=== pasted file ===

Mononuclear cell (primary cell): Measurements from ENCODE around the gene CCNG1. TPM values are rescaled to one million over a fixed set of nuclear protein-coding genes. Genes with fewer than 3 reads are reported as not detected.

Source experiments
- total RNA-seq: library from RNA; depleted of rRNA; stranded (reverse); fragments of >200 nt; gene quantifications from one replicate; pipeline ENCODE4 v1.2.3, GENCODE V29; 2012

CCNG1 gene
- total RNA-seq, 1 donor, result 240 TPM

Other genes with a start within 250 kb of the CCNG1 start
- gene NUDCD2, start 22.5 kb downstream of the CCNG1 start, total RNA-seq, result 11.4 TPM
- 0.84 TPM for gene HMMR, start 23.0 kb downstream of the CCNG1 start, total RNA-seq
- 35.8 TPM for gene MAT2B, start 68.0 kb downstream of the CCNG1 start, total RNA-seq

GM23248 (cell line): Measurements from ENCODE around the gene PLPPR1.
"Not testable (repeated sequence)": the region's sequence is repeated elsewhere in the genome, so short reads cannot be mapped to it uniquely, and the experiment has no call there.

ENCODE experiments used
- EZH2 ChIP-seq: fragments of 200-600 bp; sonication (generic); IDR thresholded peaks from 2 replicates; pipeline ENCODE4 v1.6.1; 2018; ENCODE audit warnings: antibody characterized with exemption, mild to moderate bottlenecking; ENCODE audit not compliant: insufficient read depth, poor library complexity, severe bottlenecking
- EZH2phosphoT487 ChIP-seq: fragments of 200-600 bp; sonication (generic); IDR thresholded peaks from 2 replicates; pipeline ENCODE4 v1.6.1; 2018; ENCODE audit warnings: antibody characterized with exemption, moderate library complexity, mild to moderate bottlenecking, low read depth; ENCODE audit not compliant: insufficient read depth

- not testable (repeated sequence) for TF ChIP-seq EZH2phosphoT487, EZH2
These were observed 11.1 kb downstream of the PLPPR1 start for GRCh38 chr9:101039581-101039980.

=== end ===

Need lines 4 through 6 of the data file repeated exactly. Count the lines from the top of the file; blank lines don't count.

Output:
CCNG1 gene
- total RNA-seq, 1 donor, result 240 TPM

Other genes with a start within 250 kb of the CCNG1 start